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A Climatonomic Description of the Surface Energy Balance in the Central Sahel. Part II: The Evapoclimatonomy Submodel

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  • 1 Department of Meteorology, Florida State University, Tallahassee, Florida
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Abstract

In Part I of this article we presented a study of the shortwave radiation budget in the West African Sahel, using Lettau's climatonomy model. In Part II, we apply the second of Lettau's submodels, evapoclimatonomy, to quantifying the surface water balance in the Sahel near Niamey, Niger. The model uses monthly means of ground-absorbed solar radiation and precipitation as input, and it predicts evapotranspiration, runoff, and exchangeable soil moisture. Sensitivity studies show that the model results are most affected by precipitation and by two prescribed model parameters, an evaporivity (e*) and a residence time (t*). Model results suggest that in the Sahel, rainfall and not insolation is the limiting factor in determining water balance characteristics.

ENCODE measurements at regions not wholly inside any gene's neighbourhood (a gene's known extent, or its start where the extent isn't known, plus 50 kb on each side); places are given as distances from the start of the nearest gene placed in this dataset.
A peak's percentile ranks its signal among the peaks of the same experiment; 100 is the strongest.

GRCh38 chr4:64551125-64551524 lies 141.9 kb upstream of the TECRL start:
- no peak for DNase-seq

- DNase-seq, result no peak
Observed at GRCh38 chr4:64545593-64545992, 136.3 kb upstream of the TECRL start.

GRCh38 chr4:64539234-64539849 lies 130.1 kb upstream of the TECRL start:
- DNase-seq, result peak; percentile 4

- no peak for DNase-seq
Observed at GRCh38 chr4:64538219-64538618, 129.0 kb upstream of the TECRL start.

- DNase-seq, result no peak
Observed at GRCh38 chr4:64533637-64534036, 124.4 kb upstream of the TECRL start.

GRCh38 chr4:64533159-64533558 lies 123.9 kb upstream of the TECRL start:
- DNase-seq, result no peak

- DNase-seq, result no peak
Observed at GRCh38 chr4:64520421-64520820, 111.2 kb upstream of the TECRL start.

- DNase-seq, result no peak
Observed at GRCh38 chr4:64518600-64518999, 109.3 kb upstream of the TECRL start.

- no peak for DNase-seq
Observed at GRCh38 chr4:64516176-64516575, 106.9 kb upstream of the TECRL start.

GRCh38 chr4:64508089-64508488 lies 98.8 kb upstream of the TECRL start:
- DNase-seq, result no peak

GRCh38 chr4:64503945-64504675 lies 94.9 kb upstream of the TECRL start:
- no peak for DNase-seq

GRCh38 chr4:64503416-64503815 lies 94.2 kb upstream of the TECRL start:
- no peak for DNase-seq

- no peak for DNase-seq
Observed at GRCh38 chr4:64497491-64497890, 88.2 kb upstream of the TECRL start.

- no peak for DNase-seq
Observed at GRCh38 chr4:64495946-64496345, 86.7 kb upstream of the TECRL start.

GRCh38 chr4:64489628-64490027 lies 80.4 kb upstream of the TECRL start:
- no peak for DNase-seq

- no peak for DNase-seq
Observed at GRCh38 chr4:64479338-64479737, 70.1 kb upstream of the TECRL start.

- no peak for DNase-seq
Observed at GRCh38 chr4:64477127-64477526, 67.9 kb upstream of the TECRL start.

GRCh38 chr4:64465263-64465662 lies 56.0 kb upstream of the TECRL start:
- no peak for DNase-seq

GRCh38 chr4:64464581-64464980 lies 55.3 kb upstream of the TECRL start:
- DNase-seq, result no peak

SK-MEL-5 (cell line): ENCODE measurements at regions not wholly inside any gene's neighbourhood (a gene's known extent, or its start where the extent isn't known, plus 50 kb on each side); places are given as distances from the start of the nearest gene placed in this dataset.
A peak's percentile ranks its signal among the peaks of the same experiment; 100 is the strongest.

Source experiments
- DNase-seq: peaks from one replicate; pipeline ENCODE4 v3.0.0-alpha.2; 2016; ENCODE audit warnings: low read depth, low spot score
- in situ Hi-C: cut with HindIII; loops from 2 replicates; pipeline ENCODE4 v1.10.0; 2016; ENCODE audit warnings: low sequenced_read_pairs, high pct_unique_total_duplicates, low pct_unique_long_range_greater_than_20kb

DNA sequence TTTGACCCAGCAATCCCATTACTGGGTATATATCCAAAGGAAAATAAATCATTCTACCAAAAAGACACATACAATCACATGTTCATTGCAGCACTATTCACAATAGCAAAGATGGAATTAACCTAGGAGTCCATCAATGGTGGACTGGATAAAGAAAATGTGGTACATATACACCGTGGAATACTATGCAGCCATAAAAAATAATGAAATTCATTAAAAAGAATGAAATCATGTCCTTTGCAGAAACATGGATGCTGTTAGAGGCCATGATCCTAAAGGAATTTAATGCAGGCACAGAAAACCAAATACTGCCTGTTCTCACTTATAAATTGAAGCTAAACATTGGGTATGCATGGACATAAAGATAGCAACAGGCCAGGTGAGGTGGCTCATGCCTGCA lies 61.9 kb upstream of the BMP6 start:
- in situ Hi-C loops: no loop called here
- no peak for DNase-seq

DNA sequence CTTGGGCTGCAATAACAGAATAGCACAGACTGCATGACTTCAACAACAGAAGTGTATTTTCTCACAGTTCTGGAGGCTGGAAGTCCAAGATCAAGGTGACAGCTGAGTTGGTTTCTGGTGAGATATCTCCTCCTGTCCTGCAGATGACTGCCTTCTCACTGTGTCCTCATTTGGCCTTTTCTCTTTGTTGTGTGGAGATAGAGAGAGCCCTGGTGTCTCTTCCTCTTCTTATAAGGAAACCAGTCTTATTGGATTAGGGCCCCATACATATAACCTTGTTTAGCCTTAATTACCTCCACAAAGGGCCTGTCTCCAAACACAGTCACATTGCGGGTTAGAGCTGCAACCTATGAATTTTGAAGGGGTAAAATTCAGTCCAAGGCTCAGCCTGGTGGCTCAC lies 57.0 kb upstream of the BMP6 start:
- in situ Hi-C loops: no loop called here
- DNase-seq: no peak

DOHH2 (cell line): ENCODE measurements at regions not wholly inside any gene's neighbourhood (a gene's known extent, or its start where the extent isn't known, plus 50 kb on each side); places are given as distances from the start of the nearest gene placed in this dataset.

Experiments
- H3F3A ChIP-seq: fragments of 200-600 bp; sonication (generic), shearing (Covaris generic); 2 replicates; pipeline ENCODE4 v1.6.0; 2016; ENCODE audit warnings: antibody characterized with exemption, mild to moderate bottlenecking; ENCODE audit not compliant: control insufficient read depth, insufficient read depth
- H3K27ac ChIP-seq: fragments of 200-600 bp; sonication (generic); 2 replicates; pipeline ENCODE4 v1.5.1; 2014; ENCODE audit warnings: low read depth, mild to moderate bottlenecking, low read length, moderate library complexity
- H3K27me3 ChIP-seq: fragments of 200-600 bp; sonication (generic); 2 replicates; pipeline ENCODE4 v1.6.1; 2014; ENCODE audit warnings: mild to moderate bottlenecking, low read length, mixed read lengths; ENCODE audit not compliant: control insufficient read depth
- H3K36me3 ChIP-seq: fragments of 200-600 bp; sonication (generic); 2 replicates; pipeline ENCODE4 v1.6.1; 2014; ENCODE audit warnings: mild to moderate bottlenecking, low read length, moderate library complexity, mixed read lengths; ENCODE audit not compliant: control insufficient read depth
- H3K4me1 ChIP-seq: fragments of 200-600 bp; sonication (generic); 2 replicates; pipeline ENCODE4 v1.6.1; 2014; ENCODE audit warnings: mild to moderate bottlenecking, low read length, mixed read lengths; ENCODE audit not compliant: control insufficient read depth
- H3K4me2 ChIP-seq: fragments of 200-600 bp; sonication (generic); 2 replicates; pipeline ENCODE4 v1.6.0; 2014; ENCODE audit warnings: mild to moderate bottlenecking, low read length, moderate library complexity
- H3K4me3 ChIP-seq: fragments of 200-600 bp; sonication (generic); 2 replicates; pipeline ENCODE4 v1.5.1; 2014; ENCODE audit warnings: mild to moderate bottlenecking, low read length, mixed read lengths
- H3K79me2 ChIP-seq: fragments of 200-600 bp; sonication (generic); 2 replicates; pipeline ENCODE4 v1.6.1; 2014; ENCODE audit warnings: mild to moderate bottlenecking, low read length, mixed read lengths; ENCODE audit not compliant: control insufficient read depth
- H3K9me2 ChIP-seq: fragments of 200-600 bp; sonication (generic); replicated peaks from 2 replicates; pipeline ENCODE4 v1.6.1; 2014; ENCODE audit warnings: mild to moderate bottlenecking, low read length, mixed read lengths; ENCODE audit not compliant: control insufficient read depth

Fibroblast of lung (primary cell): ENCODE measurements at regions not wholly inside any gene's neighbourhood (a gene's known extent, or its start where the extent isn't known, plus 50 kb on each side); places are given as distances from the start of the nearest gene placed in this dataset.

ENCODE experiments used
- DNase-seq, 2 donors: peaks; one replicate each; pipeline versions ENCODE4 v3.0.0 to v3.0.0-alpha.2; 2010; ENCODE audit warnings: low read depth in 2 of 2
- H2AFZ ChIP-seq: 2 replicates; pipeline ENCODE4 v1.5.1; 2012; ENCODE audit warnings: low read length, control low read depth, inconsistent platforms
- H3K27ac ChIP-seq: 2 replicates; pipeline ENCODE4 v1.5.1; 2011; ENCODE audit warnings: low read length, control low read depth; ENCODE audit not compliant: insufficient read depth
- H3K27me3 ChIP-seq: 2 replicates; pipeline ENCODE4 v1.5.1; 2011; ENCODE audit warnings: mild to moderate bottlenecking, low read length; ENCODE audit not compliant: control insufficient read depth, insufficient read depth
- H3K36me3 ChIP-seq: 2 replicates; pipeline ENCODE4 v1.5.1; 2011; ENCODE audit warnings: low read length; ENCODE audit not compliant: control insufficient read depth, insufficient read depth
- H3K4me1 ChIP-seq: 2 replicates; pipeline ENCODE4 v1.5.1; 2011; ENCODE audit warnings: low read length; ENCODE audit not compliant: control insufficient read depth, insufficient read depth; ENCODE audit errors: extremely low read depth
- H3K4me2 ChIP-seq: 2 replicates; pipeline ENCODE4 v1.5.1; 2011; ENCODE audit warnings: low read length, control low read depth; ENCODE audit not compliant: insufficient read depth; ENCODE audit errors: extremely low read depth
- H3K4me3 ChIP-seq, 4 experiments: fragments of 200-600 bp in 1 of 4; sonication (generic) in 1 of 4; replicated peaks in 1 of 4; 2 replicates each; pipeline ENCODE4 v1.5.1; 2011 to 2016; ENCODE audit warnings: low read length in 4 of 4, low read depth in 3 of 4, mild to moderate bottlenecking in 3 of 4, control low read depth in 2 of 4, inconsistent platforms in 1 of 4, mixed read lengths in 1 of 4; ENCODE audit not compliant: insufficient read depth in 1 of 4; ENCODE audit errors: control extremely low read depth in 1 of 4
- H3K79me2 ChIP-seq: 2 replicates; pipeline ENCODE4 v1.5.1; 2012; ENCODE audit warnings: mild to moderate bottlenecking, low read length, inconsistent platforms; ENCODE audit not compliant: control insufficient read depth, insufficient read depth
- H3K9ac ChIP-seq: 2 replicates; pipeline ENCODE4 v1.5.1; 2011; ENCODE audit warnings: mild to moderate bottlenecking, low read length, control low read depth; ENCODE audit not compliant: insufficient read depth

Abstract

In Part I of this article we presented a study of the shortwave radiation budget in the West African Sahel, using Lettau's climatonomy model. In Part II, we apply the second of Lettau's submodels, evapoclimatonomy, to quantifying the surface water balance in the Sahel near Niamey, Niger. The model uses monthly means of ground-absorbed solar radiation and precipitation as input, and it predicts evapotranspiration, runoff, and exchangeable soil moisture. Sensitivity studies show that the model results are most affected by precipitation and by two prescribed model parameters, an evaporivity (e*) and a residence time (t*). Model results suggest that in the Sahel, rainfall and not insolation is the limiting factor in determining water balance characteristics.

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